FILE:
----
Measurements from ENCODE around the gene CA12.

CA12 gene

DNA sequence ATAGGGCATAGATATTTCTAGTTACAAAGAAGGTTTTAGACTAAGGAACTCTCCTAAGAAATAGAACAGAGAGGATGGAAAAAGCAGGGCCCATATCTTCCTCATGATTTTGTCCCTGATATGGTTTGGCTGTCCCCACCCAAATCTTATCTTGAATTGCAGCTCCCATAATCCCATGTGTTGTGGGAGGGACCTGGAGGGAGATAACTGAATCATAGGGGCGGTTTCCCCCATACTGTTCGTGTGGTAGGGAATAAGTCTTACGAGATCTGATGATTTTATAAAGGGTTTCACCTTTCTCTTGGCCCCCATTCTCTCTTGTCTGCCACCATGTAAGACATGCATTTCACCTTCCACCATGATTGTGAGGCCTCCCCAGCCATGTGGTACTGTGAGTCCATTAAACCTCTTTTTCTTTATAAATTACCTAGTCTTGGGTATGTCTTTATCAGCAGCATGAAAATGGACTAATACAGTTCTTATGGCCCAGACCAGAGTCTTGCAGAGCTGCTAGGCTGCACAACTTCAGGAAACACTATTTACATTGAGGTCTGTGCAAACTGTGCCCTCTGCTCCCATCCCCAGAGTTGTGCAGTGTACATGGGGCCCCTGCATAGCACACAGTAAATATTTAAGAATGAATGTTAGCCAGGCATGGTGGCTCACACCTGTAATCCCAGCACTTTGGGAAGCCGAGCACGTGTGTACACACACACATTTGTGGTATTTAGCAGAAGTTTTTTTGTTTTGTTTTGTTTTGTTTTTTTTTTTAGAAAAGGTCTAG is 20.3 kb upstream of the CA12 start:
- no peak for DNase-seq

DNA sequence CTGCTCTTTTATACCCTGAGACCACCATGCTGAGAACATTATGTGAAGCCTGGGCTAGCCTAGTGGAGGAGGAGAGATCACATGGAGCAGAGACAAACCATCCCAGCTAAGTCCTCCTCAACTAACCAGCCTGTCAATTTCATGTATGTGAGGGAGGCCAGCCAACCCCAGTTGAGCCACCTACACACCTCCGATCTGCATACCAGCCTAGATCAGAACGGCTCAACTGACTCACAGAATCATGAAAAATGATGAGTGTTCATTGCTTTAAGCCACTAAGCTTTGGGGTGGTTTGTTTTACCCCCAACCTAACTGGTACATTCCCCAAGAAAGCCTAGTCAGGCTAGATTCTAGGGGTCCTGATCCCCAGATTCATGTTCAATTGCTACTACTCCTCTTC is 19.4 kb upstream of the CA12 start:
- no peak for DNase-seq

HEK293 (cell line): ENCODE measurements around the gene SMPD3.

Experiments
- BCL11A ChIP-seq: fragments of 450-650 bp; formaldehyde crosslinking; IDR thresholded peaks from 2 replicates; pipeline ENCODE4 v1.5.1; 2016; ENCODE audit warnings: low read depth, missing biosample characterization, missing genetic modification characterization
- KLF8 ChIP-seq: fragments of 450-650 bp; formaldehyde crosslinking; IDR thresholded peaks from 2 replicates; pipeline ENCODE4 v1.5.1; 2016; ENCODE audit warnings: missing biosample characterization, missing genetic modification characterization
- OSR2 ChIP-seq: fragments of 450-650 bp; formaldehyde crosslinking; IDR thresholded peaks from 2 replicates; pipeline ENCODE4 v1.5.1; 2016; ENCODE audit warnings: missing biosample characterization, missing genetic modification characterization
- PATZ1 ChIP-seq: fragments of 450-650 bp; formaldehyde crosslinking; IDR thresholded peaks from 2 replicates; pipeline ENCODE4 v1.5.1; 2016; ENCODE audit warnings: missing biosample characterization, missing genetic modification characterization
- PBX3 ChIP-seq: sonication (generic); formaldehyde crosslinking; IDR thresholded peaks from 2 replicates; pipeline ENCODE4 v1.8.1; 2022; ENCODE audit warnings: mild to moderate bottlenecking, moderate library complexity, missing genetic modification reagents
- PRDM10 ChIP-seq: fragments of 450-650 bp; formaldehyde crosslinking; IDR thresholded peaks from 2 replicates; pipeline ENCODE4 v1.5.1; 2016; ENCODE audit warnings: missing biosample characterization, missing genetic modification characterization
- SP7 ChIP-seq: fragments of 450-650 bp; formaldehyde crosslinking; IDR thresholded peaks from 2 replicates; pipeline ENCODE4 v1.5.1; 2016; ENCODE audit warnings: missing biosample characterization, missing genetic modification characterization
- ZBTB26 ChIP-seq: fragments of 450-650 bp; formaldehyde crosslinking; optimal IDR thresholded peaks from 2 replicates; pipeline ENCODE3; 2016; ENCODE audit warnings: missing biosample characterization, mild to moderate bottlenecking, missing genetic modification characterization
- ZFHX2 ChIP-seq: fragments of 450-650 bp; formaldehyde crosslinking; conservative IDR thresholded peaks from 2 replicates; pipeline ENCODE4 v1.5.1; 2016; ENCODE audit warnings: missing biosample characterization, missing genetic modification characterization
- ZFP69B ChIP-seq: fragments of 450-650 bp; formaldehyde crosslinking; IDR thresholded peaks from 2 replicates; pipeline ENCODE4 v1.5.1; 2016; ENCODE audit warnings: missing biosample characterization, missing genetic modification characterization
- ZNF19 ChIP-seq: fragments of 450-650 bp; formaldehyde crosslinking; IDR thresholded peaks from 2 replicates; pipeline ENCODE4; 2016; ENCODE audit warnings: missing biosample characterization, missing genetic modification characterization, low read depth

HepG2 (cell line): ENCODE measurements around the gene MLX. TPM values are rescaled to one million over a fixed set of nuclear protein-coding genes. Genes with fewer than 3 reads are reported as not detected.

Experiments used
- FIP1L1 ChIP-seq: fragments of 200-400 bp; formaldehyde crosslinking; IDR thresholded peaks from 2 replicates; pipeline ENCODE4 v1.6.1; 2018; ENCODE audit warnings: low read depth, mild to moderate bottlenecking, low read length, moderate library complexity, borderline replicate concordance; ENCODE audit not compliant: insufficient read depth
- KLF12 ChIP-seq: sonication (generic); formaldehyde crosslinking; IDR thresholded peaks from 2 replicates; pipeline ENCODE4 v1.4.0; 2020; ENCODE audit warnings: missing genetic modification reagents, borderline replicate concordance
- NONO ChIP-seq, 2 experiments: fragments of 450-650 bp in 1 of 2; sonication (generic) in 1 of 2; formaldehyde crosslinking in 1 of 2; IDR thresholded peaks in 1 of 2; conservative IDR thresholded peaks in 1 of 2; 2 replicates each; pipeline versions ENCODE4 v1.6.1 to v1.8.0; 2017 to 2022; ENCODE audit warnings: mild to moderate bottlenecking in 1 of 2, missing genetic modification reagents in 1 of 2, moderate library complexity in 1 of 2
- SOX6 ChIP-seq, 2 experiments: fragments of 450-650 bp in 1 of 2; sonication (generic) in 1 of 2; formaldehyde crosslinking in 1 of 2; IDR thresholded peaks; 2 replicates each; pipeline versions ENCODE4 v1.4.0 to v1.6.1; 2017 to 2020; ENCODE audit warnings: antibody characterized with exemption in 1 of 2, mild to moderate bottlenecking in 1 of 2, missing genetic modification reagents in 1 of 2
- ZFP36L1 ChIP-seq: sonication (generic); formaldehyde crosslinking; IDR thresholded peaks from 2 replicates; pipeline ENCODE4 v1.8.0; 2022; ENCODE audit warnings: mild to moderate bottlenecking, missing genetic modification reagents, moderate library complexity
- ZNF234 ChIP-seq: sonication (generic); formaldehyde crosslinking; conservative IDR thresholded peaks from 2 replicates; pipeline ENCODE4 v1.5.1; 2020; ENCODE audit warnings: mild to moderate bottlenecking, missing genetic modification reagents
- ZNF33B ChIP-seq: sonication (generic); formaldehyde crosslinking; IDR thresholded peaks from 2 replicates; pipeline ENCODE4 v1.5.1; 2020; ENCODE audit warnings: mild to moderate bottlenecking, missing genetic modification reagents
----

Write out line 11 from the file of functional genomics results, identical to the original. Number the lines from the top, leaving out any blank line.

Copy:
- OSR2 ChIP-seq: fragments of 450-650 bp; formaldehyde crosslinking; IDR thresholded peaks from 2 replicates; pipeline ENCODE4 v1.5.1; 2016; ENCODE audit warnings: missing biosample characterization, missing genetic modification characterization